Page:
Research| Volume 49, ISSUE 3, P450-460, May 2023

Download started.


Qualitative Analysis of Workplace Assault Outcomes from the Perspectives of Emergency Nurses

Published:October 20, 2022DOI:



      Emergency nurses experience a myriad of negative consequences associated with workplace assault. The purpose of this study was to explore the experiences of emergency nurses using the Ecological Occupational Health Model of Workplace Assault.


      A descriptive qualitative design was used for this study. Data from 167 emergency nurse participants who described an episode of workplace assault were analyzed using a conventional content analysis method.


      Fourteen codes emerged from the qualitative data that related to 4 categories for the theme, Outcomes of Workplace Assault. The category “Consequences of Assault to Patients and Visitors” was supported by the following codes: use of limit setting; being evicted or removed from the emergency department; having charges pressed or being arrested; use of restraints; and retaliation against aggressor. “Effects on the Worker” was supported by the following codes: physical outcomes and response; psychological outcomes and response; physical support from peers; apologies; and debriefing/supportive care. “Effects on the Workplace” was supported by the following codes: calling for and response by police or security; and visitor response, support, or assistance. “Effects on Patient Care” was supported by the following codes: impact to treatment and work productivity.


      Workplace assault in the ED setting is associated with consequences of workplace assault to patients and visitors as well as negative effects to emergency nurses, the workplace, and patient care. Emergency nurses need to seek and also offer emotional support after workplace assault. Providing support could serve as a deterrent to retaliation while minimizing potential adverse impacts to nurses’ psychological health and work productivity.

      Graphical abstract

      Key words

      To read this article in full you will need to make a payment

      Purchase one-time access:

      Academic & Personal: 24 hour online accessCorporate R&D Professionals: 24 hour online access
      One-time access price info
      • For academic or personal research use, select 'Academic and Personal'
      • For corporate R&D use, select 'Corporate R&D Professionals'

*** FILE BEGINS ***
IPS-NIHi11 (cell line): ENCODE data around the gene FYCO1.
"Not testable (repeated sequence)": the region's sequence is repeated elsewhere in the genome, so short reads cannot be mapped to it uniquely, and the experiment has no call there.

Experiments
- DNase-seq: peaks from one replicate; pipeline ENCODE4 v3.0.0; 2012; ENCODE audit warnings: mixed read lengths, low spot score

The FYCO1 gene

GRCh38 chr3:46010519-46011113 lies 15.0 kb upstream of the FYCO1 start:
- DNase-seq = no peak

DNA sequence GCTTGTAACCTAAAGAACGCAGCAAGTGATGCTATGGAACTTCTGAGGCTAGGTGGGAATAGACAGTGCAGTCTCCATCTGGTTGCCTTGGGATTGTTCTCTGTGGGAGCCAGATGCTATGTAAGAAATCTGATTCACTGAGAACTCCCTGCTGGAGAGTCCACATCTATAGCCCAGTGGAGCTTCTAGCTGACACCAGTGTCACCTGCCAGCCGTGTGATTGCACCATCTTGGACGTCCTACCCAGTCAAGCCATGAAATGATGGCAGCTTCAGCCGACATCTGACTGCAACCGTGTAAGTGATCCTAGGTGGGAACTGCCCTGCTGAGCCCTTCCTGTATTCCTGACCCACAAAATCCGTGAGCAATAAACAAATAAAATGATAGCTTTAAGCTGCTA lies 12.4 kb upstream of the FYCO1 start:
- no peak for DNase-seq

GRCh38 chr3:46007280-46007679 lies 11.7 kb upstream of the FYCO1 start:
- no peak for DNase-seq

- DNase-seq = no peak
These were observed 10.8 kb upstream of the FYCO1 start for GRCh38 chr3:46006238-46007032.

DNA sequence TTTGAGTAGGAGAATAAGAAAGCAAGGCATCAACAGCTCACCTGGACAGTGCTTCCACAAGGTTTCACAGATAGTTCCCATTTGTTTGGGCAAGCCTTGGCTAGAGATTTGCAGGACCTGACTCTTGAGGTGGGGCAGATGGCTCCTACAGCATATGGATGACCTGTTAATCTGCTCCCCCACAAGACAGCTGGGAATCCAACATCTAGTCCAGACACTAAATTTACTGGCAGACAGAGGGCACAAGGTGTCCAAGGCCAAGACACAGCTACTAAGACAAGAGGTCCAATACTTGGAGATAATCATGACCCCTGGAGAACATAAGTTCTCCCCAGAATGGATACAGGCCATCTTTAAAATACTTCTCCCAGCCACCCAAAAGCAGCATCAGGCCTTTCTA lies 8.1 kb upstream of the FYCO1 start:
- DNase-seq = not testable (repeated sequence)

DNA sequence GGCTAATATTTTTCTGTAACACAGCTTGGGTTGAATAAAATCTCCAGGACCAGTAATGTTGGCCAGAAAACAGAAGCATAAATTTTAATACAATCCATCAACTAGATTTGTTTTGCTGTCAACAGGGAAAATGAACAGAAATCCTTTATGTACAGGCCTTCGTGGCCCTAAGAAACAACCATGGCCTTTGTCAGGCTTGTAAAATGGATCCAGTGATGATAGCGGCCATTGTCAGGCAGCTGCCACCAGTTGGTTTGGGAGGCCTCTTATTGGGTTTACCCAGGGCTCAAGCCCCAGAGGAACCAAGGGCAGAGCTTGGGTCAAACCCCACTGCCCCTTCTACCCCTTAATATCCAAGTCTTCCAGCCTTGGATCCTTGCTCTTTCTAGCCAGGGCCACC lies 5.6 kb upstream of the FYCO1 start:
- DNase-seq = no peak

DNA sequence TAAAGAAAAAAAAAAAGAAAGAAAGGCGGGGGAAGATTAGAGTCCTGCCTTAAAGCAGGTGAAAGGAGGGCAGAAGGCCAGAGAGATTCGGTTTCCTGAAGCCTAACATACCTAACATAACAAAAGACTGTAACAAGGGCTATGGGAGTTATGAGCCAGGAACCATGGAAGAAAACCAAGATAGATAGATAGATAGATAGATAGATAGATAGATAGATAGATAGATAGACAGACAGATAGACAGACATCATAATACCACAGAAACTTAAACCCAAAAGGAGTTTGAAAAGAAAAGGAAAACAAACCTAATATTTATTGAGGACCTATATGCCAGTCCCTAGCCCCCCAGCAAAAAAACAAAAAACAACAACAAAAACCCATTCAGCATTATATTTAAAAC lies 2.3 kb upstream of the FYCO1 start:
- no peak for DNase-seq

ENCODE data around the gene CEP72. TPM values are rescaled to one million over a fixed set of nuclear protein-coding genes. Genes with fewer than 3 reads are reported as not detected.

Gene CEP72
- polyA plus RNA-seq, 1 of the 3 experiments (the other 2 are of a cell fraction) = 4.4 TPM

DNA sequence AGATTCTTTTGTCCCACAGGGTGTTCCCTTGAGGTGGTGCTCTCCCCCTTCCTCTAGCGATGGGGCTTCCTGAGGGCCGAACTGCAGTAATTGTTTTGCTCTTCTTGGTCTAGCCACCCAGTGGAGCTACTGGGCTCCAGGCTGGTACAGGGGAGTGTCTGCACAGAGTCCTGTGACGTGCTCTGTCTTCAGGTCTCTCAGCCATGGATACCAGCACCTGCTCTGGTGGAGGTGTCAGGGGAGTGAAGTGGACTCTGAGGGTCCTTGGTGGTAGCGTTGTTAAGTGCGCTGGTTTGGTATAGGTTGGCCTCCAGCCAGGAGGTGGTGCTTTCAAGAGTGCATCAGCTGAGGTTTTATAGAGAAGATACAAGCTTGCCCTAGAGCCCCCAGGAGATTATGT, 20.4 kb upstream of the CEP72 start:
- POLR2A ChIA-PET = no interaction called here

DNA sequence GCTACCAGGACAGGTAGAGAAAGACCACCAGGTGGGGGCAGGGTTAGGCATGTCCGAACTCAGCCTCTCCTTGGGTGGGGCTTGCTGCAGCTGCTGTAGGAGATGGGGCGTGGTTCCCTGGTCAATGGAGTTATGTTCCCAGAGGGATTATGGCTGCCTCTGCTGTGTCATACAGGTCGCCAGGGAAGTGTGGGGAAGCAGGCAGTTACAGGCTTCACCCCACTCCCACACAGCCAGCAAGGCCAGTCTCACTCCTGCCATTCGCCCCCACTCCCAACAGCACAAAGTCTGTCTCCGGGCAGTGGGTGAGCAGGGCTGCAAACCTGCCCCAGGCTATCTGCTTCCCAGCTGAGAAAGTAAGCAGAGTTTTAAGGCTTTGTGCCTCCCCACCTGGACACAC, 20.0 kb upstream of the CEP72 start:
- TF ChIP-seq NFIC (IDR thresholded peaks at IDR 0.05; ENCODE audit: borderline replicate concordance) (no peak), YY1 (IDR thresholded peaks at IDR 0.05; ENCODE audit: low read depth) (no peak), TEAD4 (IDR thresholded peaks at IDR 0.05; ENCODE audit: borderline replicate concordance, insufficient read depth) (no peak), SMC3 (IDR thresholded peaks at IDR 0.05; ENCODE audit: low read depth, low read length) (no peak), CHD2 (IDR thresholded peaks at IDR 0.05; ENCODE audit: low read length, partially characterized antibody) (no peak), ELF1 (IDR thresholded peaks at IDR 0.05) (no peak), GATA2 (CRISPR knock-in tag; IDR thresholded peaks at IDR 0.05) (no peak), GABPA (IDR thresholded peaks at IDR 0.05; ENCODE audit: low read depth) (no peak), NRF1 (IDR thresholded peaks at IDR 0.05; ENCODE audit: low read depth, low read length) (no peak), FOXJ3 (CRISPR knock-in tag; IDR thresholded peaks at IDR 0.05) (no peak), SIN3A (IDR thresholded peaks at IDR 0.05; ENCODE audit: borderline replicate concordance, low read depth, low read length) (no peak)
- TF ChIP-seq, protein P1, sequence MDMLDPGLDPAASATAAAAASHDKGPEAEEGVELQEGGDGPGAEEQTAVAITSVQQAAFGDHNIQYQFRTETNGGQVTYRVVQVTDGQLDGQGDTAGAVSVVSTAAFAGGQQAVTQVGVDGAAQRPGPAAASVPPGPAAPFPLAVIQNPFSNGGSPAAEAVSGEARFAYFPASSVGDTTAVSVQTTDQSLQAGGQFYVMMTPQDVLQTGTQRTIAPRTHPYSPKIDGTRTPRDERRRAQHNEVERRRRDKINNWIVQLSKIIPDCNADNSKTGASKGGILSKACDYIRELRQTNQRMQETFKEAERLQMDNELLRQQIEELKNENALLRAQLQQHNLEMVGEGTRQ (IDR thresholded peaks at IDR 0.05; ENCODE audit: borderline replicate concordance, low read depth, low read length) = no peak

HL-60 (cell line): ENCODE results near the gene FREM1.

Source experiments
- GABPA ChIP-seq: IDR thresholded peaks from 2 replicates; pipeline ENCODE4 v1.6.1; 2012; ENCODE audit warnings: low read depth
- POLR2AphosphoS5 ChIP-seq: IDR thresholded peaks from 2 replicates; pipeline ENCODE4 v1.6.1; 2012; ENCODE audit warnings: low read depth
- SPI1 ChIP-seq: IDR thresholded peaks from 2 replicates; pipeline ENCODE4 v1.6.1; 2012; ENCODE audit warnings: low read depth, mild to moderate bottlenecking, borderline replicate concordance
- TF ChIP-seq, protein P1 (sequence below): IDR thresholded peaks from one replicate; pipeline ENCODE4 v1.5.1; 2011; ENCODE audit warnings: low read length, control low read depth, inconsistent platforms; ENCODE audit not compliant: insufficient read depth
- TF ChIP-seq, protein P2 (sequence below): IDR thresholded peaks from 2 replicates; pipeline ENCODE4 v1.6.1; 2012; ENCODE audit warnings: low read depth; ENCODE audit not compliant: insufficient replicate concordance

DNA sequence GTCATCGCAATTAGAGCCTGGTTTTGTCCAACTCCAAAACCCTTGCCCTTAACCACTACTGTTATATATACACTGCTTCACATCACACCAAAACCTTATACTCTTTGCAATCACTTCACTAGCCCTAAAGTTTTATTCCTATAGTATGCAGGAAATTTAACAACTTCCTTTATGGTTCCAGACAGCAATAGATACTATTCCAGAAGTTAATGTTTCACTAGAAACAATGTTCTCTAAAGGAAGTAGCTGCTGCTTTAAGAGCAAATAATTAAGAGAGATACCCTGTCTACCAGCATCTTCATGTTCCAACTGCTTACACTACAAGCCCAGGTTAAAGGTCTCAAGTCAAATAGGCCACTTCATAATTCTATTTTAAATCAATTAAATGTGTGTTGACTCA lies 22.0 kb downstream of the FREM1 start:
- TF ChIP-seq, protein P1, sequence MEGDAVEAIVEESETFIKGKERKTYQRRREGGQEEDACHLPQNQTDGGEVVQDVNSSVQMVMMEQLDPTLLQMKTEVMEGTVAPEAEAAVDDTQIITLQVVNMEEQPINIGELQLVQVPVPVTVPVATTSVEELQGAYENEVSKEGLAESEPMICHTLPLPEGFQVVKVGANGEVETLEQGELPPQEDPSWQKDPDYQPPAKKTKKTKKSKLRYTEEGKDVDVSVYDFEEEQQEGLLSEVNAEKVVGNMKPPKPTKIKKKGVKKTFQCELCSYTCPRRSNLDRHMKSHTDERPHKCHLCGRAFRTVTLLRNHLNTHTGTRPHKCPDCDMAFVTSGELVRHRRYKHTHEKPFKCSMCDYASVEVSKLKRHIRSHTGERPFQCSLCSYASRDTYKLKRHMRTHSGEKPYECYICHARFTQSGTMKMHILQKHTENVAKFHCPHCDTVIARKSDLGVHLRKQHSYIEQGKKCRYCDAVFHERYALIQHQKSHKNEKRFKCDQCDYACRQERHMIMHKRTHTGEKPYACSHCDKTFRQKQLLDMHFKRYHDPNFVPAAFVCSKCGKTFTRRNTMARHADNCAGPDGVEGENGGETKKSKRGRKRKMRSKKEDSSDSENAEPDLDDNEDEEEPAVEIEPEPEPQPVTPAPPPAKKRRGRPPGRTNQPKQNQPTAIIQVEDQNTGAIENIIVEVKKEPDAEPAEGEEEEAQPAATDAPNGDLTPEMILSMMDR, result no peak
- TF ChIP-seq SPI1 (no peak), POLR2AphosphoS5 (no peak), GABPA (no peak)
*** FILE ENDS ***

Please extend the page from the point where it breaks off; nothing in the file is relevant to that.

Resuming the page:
Subscribe to Journal of Emergency Nursing
      Already a print subscriber? Claim online access
      Already an online subscriber? Sign in
      Institutional Access: Sign in to ScienceDirect


        • Mitra B.
        • Nikathil S.
        • Gocentas R.
        • Symons E.
        • O’Reilly G.
        • Olaussen A.
        Security interventions for workplace violence in the emergency department.
        Emerg Med Australas. 2018; 30: 802-807
        • Patridge B.
        • Affleck J.
        Verbal abuse and physical assault in the emergency department: rates of violence, perceptions of safety, and attitudes towards security.
        Australas Emerg Nurs J. 2017; 20: 139-145
        • Hills S.
        • Crawford K.
        • Lam L.
        • Hills D.
        The way we do things around here. A qualitative study of the workplace aggression experiences of Victorian nurses, midwives and care personnel.
        Collegian. 2021; 28: 18-26
        • Hassankhani H.
        • Parizad N.
        • Gacki-Smith J.
        • Rahmani A.
        • Mohammadi E.
        The consequences of violence against nurses working in the emergency department: a qualitative study.
        Int Emerg Nurs. 2018; 39: 20-25
        • Wright-Brown S.
        • Sekula K.
        • Gillespie G.
        • Zoucha R.
        The experiences of registered nurses who are injured by interpersonal violence while on duty in an emergency department.
        J Forensic Nurs. 2016; 12: 189-197
        • Mikkola R.
        • Huhtala H.
        • Paavilainen E.
        Work-related fear and the threats of fear among emergency department nursing staff and physicians in Finland.
        J Clin Nurs. 2017; 26: 2953-2963
        • Ramacciati N.
        • Ceccagnoli A.
        • Addey B.
        • Rasero L.